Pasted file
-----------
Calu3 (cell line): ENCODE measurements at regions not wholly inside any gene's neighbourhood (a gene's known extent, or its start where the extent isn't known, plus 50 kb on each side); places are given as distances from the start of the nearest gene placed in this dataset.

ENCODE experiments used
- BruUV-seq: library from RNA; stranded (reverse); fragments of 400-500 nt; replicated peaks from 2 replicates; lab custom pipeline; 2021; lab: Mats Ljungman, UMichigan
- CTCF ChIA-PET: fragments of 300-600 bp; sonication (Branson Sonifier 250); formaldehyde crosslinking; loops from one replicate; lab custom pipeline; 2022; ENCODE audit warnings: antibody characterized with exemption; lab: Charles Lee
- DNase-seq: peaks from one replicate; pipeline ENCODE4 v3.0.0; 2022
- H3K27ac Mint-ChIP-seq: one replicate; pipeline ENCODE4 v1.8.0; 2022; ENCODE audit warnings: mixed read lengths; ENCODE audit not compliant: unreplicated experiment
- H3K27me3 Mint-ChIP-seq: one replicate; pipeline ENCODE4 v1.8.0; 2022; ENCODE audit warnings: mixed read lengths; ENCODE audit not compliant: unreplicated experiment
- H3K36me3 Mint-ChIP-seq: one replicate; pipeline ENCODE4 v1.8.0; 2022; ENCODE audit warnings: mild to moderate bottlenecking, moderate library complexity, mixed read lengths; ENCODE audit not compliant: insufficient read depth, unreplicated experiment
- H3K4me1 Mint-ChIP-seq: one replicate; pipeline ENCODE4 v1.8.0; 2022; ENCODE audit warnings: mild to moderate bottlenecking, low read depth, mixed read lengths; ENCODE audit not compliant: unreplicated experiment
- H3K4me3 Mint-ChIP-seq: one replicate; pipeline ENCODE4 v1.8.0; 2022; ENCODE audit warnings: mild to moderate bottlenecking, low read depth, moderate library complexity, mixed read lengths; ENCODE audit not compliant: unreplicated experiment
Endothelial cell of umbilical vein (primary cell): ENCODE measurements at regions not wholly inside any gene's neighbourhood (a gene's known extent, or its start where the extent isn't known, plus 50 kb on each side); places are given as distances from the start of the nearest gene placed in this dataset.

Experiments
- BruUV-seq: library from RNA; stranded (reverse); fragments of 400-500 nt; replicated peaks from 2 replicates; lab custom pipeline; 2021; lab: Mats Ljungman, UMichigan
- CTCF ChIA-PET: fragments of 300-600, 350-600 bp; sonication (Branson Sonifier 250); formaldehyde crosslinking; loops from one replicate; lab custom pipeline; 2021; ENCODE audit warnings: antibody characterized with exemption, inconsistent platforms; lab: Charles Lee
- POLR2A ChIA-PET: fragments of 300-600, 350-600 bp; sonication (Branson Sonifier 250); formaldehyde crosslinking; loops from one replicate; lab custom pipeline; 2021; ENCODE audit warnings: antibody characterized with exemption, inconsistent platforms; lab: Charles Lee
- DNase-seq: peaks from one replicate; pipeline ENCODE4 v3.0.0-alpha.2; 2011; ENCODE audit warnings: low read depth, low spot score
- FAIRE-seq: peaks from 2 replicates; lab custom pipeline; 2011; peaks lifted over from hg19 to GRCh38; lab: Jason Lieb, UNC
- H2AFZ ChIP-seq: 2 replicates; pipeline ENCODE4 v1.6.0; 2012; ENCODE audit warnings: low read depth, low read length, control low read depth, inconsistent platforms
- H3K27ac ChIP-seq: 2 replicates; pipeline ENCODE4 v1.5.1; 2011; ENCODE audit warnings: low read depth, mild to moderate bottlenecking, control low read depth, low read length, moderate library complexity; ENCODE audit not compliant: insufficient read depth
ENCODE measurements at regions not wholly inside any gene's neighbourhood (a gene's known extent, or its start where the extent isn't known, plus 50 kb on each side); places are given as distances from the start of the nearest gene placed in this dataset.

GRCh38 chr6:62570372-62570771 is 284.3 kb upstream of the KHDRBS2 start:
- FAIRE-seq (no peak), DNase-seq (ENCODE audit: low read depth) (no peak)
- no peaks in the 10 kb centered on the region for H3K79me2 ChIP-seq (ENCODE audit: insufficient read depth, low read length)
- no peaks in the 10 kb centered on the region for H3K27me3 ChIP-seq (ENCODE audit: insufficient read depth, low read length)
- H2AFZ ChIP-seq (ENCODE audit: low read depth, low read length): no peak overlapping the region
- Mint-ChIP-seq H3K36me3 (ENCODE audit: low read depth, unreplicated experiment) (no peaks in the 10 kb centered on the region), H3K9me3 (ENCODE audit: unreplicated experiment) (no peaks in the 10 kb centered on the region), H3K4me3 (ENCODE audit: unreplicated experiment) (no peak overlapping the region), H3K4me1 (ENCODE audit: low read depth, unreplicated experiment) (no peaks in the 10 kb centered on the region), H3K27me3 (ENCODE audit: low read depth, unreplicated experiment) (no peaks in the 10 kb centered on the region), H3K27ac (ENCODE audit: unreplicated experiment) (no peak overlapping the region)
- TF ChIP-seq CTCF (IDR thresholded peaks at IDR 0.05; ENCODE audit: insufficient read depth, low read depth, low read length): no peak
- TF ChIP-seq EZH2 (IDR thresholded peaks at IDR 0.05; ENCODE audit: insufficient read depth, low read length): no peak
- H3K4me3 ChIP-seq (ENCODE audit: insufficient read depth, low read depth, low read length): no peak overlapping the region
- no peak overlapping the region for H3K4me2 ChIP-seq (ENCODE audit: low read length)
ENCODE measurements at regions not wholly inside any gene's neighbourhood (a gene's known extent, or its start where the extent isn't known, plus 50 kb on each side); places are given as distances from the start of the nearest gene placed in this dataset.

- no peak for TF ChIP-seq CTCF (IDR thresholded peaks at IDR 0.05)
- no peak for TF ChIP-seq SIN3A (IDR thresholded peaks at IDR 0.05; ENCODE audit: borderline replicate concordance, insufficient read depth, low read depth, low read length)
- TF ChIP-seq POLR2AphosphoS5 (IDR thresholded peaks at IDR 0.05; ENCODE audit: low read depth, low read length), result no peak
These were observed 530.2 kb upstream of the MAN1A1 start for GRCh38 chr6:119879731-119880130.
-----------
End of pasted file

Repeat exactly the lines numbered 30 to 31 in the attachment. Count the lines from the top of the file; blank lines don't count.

- no peak overlapping the region for H3K4me2 ChIP-seq (ENCODE audit: low read length)
ENCODE measurements at regions not wholly inside any gene's neighbourhood (a gene's known extent, or its start where the extent isn't known, plus 50 kb on each side); places are given as distances from the start of the nearest gene placed in this dataset.